Specific inhibition of hypoxia inducible factor 1 exaggerates cell injury induced by in vitro ischemia through deteriorating cellular redox environment. Academic Article uri icon


  • Hypoxia inducible factor 1 (HIF-1) has been suggested to play a critical role in the fate of cells exposed to hypoxic stress. However, the mechanism of HIF-1-regulated cell survival is still not fully understood in ischemic conditions. Redox status is critical for decisions of cell survival, death and differentiation. We investigated the effects of inhibiting HIF-1 on cellular redox status in SH-SY5Y cells exposed to hypoxia or oxygen and glucose deprivation (OGD), coupled with cell death analyses. Our results demonstrated that inhibiting HIF-1alpha expression by HIF-1alpha specific small interfering RNA (siRNA) transfection increased reactive oxygen species generation, and transformed the cells to more oxidizing environments (low GSH/GSSG ratio, low NADPH level) under either hypoxic or OGD exposure. Cell death increased dramatically in the siRNA transfected cells, compared to non-transfected cells after hypoxic/OGD exposures. In contrast, increasing HIF-1alpha expression by desferrioxamine, a metal chelator and hydroxylase inhibitor, induced a more reducing environment (high GSH/GSSG ratio, high NADPH level) and reduced cell death. Further studies showed that HIF-1 regulated not only glucose transporter-1 expression, but also the key enzymes of the pentose phosphate pathway such as glucose-6-phosphate dehydrogenase and 6-phosphogluconate dehydrogenase. These enzymes are important in maintaining cellular redox homeostasis by generating NADPH, the primary reducing agent in cells. Moreover, catalase significantly decreased cell death in the siRNA-transfected cells induced by hypoxia and OGD. These results suggest that maintenance of cellular redox status by HIF-1 protects cells from hypoxia and ischemia mediated injuries.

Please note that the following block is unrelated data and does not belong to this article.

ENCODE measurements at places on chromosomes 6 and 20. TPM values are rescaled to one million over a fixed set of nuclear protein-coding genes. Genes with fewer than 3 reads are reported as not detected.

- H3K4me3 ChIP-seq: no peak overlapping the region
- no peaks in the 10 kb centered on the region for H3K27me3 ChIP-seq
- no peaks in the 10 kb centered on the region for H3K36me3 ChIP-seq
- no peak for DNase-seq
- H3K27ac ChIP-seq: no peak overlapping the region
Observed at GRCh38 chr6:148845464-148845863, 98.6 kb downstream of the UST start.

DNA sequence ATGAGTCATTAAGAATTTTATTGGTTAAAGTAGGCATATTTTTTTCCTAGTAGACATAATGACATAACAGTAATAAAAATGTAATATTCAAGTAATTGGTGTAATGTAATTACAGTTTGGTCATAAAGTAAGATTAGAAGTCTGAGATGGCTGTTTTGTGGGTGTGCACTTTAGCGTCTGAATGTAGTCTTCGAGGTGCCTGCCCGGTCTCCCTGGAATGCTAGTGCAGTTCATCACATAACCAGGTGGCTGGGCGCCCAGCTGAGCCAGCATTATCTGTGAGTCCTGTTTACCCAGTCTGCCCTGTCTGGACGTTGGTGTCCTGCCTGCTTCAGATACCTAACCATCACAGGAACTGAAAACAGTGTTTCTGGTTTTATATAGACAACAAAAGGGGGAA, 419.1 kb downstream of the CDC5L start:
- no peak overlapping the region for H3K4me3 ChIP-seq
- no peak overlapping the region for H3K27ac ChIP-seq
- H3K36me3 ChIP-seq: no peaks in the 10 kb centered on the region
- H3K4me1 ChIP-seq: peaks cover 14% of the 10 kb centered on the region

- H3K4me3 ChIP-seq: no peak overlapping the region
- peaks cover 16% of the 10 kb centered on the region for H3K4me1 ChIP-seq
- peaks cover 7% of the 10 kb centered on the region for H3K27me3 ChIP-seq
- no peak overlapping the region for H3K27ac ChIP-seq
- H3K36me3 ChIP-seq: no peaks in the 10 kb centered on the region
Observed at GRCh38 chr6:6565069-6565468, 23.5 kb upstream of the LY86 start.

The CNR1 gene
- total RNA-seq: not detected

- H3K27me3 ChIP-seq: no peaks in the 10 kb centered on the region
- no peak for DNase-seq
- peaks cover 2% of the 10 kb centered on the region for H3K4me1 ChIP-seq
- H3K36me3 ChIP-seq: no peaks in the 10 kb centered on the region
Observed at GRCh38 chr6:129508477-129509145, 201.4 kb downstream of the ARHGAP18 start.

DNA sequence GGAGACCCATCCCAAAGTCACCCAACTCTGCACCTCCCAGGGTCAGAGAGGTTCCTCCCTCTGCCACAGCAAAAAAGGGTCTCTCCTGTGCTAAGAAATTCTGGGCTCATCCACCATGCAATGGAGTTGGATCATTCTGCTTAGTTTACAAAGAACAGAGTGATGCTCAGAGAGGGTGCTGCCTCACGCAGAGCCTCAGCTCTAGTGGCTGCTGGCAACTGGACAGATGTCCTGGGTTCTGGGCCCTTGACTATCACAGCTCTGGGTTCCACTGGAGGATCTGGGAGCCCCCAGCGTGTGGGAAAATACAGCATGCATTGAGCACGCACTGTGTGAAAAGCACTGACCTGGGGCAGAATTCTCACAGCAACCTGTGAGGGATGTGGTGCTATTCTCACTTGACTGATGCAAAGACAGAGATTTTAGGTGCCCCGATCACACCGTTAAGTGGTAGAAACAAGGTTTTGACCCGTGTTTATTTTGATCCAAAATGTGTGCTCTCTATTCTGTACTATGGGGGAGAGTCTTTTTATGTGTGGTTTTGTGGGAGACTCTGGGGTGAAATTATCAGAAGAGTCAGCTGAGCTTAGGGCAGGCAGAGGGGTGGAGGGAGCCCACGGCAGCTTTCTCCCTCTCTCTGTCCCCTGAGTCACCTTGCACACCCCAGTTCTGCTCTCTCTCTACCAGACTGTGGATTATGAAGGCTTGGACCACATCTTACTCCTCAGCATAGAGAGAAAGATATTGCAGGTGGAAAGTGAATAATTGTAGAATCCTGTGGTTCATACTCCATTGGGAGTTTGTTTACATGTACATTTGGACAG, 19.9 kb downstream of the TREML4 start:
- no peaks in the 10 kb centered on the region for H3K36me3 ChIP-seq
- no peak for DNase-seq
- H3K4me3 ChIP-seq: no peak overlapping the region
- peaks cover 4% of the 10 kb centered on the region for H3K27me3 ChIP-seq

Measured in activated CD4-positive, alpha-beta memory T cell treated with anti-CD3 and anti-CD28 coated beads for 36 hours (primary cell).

publication date

  • January 1, 2009